Although the highest peak stands at only 3,526 feet, the weather conditions
may be extreme. As a result, good conditioning, stamina, and a willingness to
work hard are necessary to fully enjoy this trip.
Safety on the job will be primary in all of our actions and decisions. We will
be using various tools each day. Explicit instructions in tool use and safety
will be provided.
Equipment and Clothing
You will need layers of clothing to include protection from rain and the vagaries
of mountain/rainforest weather. Broken-in hiking boots with ankle support are
the most critical piece of equipment you will be asked to bring, followed closely
by a full rainsuit -- top and bottoms. Bring a day pack that will hold extra
clothing, food, your raingear, a personal first-aid kit (Band-Aids, moleskin,
etc.), toiletry items, and of course any regular medicines. We will be happy
to discuss clothing and equipment details with applicants, and we will provide
a full list of items to bring closer to the date of the trip.
A detailed list of what to bring will be provided to confirmed participants.
We will also provide emergency phone numbers and trip planning information.
Photo: Doug Hindeman
Puerto Rico Tourism Co.
575 Fifth Avenue
New York, NY, 10017
The topographic map for the park is "El Yunque." Other maps of the
general area are "San Juan," "Rio Grande," "Carolina,"
You can order maps from:
U.S.G.S. Map Sales
Department of the Interior
Denver, CO, 80225
- Pariser, Harry S., The Adventure Guide to Puerto Rico.
- Kricher, John C., A Neotropical Companion: An Introduction to the Animals,
Plants, and Ecosystems of the New World Tropics.
- Wagenheim, Kal, and Olga Jimenez de Wagenheim (Eds.), The Puerto Ricans:
A Documentary History.
- Caribbean National Rainforest (El Yunque): http://www.fs.fed.us/r8/caribbean
- North East Corridor: http://www.sierraclub.org/corridor and http://www.elyunque.com/northeastcorridor.htm
We will be working in and for the Caribbean National Forest, and will have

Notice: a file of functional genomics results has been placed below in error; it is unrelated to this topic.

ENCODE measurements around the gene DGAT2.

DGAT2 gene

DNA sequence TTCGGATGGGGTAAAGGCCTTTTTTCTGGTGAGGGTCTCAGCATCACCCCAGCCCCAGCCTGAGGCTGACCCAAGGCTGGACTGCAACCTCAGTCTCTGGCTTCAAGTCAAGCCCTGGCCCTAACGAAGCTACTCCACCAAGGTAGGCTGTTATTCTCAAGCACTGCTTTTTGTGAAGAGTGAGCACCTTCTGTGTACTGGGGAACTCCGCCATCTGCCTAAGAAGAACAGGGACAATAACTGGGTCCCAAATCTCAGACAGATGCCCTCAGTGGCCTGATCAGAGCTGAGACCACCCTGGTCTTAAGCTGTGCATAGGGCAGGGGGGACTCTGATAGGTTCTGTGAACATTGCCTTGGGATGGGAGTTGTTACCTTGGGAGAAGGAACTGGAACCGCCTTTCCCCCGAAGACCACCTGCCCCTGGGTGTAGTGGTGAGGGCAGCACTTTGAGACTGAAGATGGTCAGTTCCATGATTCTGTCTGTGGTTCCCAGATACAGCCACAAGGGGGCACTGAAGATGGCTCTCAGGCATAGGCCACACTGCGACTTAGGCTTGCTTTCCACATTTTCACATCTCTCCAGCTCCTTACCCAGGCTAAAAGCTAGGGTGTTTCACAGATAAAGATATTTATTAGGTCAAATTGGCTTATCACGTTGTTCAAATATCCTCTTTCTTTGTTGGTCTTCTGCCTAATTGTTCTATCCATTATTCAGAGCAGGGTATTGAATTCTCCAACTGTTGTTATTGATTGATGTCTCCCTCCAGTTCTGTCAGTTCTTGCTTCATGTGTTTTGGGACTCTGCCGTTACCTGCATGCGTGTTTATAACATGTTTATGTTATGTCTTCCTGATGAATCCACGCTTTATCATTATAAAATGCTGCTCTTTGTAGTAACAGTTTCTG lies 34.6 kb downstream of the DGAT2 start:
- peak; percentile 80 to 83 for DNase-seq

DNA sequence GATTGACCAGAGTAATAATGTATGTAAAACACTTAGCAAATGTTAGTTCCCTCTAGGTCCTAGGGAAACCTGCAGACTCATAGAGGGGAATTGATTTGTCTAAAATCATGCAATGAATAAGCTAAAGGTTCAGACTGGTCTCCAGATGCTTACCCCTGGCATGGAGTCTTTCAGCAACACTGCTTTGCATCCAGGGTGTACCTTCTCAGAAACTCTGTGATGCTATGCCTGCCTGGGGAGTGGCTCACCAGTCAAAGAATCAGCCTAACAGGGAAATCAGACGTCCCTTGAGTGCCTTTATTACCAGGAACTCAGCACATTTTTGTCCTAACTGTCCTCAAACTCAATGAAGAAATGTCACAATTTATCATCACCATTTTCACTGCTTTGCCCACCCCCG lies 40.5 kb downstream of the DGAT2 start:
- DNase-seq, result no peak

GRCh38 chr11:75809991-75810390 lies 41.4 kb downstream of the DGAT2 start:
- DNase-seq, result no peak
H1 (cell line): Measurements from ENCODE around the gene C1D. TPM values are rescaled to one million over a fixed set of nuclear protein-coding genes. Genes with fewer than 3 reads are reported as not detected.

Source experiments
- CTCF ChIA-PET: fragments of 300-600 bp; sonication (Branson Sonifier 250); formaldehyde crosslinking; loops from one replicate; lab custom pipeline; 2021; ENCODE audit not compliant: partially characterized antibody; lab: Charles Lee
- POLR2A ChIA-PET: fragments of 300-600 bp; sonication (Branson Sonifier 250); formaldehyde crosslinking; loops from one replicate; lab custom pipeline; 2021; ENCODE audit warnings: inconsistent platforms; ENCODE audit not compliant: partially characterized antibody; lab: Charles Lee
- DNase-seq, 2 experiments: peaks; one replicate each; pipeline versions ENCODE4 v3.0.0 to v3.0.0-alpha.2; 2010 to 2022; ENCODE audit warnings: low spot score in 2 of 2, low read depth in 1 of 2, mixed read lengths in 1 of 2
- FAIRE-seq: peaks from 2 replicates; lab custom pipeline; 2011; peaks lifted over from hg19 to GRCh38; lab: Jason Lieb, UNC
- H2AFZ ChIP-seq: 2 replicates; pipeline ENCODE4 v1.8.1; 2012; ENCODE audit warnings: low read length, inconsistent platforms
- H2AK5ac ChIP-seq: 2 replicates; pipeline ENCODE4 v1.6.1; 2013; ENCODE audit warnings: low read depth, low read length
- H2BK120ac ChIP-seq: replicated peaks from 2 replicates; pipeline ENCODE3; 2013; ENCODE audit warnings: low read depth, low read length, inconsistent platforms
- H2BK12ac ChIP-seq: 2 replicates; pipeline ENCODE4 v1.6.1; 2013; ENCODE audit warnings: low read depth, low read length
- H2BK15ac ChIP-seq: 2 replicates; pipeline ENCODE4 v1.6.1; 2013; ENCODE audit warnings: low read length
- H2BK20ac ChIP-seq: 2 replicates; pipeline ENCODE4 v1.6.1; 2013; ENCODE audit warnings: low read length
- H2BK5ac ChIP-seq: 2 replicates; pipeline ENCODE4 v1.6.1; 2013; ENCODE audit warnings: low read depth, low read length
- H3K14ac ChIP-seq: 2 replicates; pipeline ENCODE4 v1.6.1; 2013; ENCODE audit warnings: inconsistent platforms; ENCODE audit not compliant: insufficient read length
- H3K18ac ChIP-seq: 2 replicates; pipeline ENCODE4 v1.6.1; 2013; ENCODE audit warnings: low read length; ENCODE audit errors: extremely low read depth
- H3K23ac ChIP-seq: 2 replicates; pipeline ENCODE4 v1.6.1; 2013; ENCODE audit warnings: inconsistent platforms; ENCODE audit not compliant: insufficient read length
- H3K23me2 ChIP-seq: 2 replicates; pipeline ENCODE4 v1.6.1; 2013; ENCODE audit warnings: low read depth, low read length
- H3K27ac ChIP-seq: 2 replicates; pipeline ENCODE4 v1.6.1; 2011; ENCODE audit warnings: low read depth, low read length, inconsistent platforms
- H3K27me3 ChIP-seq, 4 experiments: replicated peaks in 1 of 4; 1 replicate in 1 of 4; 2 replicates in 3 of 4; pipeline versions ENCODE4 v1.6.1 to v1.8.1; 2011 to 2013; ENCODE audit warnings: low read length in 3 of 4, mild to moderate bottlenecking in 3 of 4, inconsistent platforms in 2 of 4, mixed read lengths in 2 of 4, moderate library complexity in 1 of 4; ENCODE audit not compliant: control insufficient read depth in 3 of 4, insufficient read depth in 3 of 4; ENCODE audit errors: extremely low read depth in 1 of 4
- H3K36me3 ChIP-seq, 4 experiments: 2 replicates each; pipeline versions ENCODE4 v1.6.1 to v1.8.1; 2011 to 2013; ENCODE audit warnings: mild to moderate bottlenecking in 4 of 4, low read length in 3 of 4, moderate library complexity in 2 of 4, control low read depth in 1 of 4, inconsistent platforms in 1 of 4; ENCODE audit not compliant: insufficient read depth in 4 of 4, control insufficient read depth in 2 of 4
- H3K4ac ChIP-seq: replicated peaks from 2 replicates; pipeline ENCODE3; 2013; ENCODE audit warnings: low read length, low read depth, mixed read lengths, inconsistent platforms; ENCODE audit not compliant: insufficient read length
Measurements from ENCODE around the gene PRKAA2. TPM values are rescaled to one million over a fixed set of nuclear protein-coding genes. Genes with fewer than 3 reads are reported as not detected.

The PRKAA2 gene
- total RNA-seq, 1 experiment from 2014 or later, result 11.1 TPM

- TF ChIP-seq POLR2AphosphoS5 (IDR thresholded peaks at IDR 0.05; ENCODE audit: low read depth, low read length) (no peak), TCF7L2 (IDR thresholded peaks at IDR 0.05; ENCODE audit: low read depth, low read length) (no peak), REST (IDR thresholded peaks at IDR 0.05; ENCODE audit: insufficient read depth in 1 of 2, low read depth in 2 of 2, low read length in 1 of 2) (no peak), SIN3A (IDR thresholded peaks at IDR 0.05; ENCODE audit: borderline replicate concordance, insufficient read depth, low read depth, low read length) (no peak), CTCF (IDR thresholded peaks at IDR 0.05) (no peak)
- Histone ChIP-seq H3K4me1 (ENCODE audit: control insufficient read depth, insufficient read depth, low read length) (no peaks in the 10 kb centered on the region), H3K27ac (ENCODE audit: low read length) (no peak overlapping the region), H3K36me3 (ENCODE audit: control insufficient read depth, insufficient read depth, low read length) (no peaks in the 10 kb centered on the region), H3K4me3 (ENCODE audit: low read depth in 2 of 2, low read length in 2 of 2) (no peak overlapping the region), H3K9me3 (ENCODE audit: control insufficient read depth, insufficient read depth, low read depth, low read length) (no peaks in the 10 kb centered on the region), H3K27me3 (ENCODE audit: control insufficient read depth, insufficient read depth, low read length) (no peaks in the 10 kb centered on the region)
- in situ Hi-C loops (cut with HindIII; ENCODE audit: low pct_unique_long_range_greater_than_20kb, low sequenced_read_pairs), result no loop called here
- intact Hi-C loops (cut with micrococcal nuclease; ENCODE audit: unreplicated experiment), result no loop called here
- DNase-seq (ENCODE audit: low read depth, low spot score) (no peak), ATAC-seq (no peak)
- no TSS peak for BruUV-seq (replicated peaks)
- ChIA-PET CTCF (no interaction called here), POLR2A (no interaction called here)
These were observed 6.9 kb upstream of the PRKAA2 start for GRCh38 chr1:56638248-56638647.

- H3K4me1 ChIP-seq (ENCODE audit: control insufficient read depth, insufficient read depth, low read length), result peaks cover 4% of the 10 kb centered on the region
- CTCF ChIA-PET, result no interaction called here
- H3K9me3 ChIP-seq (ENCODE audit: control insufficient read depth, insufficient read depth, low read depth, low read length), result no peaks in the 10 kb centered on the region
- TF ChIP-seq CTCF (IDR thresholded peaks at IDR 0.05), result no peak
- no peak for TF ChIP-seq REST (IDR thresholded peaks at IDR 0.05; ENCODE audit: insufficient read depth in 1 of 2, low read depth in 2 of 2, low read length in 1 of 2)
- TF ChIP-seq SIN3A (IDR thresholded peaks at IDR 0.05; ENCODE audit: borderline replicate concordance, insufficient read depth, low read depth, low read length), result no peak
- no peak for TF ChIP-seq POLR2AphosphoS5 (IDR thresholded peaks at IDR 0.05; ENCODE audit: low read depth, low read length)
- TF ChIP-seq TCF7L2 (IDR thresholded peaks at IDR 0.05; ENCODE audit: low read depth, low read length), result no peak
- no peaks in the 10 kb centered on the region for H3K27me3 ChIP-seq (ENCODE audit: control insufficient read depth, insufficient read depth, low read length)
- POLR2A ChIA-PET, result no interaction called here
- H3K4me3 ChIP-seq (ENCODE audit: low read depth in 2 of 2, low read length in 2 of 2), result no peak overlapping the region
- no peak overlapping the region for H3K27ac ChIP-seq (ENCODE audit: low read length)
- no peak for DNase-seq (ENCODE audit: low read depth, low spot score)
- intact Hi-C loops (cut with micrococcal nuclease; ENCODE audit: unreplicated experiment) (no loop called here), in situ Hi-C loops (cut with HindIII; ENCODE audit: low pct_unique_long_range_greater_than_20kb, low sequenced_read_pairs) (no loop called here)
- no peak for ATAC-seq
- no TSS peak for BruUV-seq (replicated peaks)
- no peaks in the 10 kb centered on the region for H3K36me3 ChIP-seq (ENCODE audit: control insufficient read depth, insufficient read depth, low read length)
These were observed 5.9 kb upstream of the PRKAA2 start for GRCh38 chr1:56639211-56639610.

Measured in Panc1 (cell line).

frequent contact with staff. We’ll also join local Sierra Club activists
in exploring their Northeast Corridor project.
While working on the trails and during free time we will always follow Leave
No Trace protocol.
See the How to Apply for an Outing section for more details on registering for this trip and details
about our Reservation and Cancellation Policy.
The payment of a deposit does not confirm you as a member on the trip. Participants must be approved by the trip leader. After signing up for this trip, you will be sent a confirmation packet containing approval materials (Participant Approval Questionnaire, Medical Form, Liability Release Form). Each applicant (including those on the waitlist) must fill out these forms and promptly mail them to the trip leader. The leader will review the approval materials and notify you of your acceptance in a timely manner.
Linda Cooper has over 35 years experience as a counselor, social worker, university administrator and outdoor adventure guide. Certified in Wilderness First Aid and CPR, Linda is an environmentalist committed to inspiring others with the love and appreciation of our fragile world. She is now partially retired with more time to play in the outdoors and lead trips for Sierra Club. She moved to Vermont in 2007, fulfilling a lifelong dream.
Mary Alice Smith joined the Sierra Club in 2002, following a trip to Yosemite National Park. A service trip in 2009 sparked her interest in becoming a Sierra Club national leader to share her love of the outdoors. She assisted on trips in 2010 and led three trips in 2011.
Growing up in rural Georgia, she enjoyed roaming the woods and fields and developed a deep affinity for nature. Favorite activities include hiking in the White Mountains and her home state of Rhode Island. She also enjoys bird watching, biking, yoga, and listening to acoustic music.
General Notes About Sierra Club Trips